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Caller ID takes a few steps ahead.


It may be extreme to say that as Caller ID goes, so goes ISDN.

But the two are closely connected, and delivery of an incoming telephone number is one of the more obvious benefits of ISDN.

That's why recent developments on the Caller ID front are heartening. There is a successful test of name and number display, and an approach to number blocking that may provide just enough of a disincentive to frequent use.

The Northern Telecom-US West name display trial took place in Grand Forks, N.D., where 120 residential and small business customers used special equipment to display the caller's name and number as the phone rang.

Software on a DMS-100 switch serving Grand Forks matched the caller's name to the number, to the apparent delight of users.

"Customers were extremely pleased with being able to see the name of the person calling," relates Terri Ford, U.S. West project manager." They felt it added a great deal to the Caller ID service."

At first, customers received the caller's number on a Northern Maestro phone, with a display panel for Caller ID services. In the second two-month phase of the trial, customers used a prototype unit from Northern that displays name and number.

A second trial, giving 45,000 residential and business customers in Boise, Idaho, a chance to buy the Caller ID Name Display service, begins in January and will last about six months.

45-Cent Blocking

The ability to block a number from delivery is the hot issue in Caller ID controsies. Foes argue that if a called party sees the caller's number, it invades the privacy of the caller. They prefer the caller have the option of having his or her number delivered.

Chesapeake and Potomac Telephone Co., a Bell Atlantic subsidiary, pitched a blocking option--a 45-cent charge--to regulators in Washington, D.C. It's not a bad approach, because that's enough of a fee so that when it is important, people will pay it, but they won't want to do it all the time--such as when they call a business, which may be set up for Caller ID with a customer information database.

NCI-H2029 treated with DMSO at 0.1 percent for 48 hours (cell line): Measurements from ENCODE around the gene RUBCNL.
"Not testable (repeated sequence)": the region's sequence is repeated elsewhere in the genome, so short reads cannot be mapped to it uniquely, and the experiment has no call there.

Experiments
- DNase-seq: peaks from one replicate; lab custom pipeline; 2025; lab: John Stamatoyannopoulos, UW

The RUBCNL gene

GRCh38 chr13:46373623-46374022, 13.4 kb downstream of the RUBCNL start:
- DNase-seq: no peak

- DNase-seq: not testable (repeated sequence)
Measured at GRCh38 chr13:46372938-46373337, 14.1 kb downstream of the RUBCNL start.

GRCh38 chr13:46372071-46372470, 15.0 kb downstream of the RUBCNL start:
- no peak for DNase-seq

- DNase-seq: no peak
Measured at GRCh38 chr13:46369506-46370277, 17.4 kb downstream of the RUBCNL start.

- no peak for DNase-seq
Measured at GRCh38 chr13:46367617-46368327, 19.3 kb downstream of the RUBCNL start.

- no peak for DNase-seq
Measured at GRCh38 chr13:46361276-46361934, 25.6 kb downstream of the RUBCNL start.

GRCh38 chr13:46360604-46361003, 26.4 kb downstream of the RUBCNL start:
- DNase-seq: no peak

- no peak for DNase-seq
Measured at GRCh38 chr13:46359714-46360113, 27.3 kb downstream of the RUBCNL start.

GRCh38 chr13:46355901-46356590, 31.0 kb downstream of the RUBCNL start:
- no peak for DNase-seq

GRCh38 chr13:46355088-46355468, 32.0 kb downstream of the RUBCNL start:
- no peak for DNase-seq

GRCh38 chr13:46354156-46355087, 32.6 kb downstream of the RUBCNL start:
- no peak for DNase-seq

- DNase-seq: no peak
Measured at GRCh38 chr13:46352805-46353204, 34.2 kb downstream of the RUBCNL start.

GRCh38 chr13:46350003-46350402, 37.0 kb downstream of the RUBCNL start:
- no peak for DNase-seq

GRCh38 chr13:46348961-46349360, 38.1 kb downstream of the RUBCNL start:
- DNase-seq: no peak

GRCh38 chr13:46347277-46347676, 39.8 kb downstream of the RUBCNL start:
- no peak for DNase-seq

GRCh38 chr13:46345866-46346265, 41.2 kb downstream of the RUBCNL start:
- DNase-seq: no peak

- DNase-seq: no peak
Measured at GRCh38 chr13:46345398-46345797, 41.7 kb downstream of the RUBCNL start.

Bell Atlantic offered the option grudgingly, because it contends that blocking robs Caller ID of its value.

Here's how it works: callers who don't want their numbers delivered to the called party dial "O" plus the number. They tell the operator they want a privacy call. They're connected and later billed 45 cents. That compares with the usual charge of $ 1.30 for operator-assisted calls.

The Setup preserves the security of Caller ID, because the number of the caller and called party are recorded by the telco. Abusive callers can't get around Caller ID by going through the operator. But those who have good reasons to remain anonymous are out a mere 45 cents.

In another ISDN development, AT&T announced a single-chip 2B1Q transceiver that connects ISDN users to public network facilities. Available in 1991, it will serve on the central office and customer sides of the two-wire ISDN link. The company says the transreceiver should match the performance of its current two-chip offering.
COPYRIGHT 1990 Nelson Publishing
No portion of this article can be reproduced without the express written permission from the copyright holder.
Copyright 1990 Gale, Cengage Learning. All rights reserved.

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Title Annotation:ISDN Forum
Author:Tanzillo, Kevin
Publication:Communications News
Article Type:column
Date:Oct 1, 1990
Previous Article:Get out of that back room today.
Next Article:Regulation: less is best.

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